A vote for Brexit could negatively impact UK farmland and forestry for years to come, Colm Lauder from research investment firm MSCI told Agri Investor.
Recent research from his firm suggests anxiety over Brexit has dampened UK farmland, and to some extent, forestry returns.
Lauder added if the UK leaves the EU, a lack of export and subsidy support could damage British farmland and forestry prospects for years to come.
“The farm and rural sector in the UK is one of the most dependent on the EU, in terms of both subsidies and of general export demand,” said Lauder. “You could see a sustained slowdown in agricultural activity for the next decade if the referendum passes.”
He added that referendum anxiety has permeated the whole UK investment landscape, but that in the event of a Brexit, agriculture would be hit particularly hard.
“It’s going to affect all sectors. There have been a good number of deals put on pause, as we wait to see what will happen,” he said.
Land valuations for both asset classes continued to grow in 2015, according to the company’s indices, but income from forestry and rural property capital growth has fallen after years of strong returns, particularly in the last two quarters of 2015. Rural land capital growth was 4.1 percent in 2015, compared with 8.9 percent in 2014. Total returns for the sector declined to 5.5 percent from 10.4 percent in 2014. Rural income returns remained steady at 1.3 percent, compared with 1.4 percent in 2014.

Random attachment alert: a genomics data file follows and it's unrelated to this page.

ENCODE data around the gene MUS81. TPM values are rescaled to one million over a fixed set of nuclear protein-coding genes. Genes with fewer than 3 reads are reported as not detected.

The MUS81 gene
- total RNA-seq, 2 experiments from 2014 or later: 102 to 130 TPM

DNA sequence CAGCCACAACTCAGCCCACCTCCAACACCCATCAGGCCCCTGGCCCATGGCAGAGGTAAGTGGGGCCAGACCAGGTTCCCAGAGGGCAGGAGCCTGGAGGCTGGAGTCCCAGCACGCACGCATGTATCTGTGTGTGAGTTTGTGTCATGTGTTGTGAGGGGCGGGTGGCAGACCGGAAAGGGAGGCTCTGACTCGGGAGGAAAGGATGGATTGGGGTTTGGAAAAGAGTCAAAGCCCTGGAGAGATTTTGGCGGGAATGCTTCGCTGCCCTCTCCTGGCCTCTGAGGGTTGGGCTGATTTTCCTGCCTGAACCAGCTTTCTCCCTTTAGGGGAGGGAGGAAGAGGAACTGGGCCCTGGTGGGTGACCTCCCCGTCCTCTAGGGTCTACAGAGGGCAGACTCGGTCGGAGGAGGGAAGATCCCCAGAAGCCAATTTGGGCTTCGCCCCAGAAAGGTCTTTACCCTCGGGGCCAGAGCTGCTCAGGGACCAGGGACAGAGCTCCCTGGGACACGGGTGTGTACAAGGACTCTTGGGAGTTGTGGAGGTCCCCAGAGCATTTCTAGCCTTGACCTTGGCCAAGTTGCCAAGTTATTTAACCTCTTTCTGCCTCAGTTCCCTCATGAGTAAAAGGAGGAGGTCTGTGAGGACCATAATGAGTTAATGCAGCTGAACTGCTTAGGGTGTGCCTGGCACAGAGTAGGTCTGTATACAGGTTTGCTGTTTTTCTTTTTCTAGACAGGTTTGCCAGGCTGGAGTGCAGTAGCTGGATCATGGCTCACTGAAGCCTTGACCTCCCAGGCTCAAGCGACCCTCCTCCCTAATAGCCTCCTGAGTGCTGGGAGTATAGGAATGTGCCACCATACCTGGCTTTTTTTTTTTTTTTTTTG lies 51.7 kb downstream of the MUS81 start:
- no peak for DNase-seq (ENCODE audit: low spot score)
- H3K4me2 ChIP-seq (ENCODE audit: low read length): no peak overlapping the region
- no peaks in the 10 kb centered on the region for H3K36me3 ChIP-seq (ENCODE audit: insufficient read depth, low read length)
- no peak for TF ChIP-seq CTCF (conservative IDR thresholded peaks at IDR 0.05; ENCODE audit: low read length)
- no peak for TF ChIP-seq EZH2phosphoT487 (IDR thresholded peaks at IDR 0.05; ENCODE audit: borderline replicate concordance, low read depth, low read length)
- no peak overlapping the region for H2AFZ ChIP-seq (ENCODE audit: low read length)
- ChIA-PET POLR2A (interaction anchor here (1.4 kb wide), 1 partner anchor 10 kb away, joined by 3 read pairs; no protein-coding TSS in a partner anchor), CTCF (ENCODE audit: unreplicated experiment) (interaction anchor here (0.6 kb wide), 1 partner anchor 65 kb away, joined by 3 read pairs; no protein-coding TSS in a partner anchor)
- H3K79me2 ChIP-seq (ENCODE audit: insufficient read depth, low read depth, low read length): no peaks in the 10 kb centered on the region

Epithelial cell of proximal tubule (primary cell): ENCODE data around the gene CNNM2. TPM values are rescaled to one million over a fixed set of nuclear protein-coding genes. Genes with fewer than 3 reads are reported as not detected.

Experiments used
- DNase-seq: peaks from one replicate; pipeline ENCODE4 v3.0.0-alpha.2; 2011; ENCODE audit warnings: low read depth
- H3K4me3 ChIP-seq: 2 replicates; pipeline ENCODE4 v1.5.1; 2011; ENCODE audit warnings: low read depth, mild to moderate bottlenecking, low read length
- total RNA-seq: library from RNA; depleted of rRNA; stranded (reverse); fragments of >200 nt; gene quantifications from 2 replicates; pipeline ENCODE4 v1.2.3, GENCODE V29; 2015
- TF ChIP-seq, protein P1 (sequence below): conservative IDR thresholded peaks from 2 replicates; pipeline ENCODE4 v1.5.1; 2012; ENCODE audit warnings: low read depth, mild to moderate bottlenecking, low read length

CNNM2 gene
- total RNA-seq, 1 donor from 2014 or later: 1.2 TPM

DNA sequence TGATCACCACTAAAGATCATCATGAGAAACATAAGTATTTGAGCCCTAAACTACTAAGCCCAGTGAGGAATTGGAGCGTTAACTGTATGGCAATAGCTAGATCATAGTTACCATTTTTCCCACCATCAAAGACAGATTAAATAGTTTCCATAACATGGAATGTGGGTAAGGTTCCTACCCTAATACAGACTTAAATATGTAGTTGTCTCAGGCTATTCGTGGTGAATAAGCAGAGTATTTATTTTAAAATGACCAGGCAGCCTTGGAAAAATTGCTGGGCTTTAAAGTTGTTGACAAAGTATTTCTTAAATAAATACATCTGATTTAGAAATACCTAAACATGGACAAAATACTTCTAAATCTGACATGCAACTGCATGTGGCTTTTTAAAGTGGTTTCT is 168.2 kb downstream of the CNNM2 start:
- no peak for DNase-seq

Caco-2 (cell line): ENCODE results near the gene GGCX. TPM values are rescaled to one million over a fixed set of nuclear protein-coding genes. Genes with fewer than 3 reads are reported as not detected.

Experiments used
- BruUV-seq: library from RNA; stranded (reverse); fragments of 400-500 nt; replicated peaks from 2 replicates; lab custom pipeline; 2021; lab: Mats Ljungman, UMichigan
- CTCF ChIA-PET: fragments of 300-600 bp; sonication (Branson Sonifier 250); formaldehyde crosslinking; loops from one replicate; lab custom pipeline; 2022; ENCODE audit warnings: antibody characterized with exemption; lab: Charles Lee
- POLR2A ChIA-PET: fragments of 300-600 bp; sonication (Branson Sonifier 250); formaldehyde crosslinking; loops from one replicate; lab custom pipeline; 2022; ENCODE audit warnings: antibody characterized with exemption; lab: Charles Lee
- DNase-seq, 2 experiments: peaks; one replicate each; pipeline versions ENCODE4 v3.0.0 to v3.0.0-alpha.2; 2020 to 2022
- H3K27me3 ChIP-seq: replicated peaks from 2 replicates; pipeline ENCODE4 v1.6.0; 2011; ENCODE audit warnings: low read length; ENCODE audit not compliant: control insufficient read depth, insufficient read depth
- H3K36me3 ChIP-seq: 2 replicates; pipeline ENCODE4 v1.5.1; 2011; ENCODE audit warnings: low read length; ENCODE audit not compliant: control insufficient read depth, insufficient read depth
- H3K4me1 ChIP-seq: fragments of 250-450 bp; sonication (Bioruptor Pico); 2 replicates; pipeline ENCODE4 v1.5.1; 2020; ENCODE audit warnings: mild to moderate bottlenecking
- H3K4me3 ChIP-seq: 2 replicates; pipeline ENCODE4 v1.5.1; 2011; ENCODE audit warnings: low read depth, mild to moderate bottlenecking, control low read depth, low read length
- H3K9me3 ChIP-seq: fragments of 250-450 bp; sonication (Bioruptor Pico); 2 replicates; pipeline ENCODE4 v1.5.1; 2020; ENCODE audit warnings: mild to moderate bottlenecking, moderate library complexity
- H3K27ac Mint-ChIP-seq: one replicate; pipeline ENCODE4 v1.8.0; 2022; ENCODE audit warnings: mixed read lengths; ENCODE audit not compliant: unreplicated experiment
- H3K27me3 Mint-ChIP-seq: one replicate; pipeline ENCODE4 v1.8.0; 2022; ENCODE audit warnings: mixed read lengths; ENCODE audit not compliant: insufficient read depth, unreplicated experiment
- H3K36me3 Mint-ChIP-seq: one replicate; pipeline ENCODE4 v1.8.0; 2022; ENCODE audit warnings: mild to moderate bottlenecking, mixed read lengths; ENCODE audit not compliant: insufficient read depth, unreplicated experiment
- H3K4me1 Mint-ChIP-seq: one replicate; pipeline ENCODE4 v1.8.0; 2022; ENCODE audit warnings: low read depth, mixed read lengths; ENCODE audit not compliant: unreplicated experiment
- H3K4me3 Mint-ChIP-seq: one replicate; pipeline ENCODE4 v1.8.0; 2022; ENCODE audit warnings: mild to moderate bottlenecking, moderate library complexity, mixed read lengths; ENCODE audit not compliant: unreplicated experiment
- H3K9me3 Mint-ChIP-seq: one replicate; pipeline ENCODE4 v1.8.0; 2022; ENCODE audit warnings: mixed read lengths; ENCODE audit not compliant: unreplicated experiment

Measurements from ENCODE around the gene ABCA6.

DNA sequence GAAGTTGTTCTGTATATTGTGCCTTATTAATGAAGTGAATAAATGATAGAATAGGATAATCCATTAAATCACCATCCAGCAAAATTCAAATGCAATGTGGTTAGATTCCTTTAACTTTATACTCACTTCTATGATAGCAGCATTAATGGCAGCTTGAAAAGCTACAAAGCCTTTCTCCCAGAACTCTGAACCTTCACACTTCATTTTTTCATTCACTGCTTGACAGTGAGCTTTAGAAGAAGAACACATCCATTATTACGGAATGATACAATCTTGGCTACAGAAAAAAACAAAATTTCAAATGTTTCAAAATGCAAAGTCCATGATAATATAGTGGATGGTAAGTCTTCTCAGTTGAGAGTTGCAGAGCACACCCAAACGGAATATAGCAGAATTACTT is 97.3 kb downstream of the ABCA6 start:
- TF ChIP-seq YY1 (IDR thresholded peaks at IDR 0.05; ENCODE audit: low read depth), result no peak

Declines in UK forestry incomes appear more cyclical than other rural sectors, according to MSCI. Although both forestry income returns and timber prices fell in 2015 (0.5 percent and 9.5 percent respectively), total returns increased by 10.8 percent, tied to continued capital growth of 11.3 percent, according to the annual forestry index.
“Both [forestry and farmland] sectors have had a great couple of years [and] continued to perform very well up to the middle part of last year,” Lauder told Agri Investor, adding that tempered capital growth is likely to be a sign of moderation after several years of exceptionally strong returns. He added the decline was mostly a natural regression following a prolonged boom.
“UK timber and forestry markets have been buoyant for a long time,” said Lauder. “It’s really more of a levelling out of the market than any other effect.”
Strong institutional interest in timberland across the Americas has helped increase forestry valuations in recent years, but the UK’s relatively small timberland market has not followed that trend, said Lauder.
“There was a lot of growth four or five years ago,” he said. “There was a feeling that [forestry] was a good hedge against poor market performance. But recently we haven’t seen any spikes.”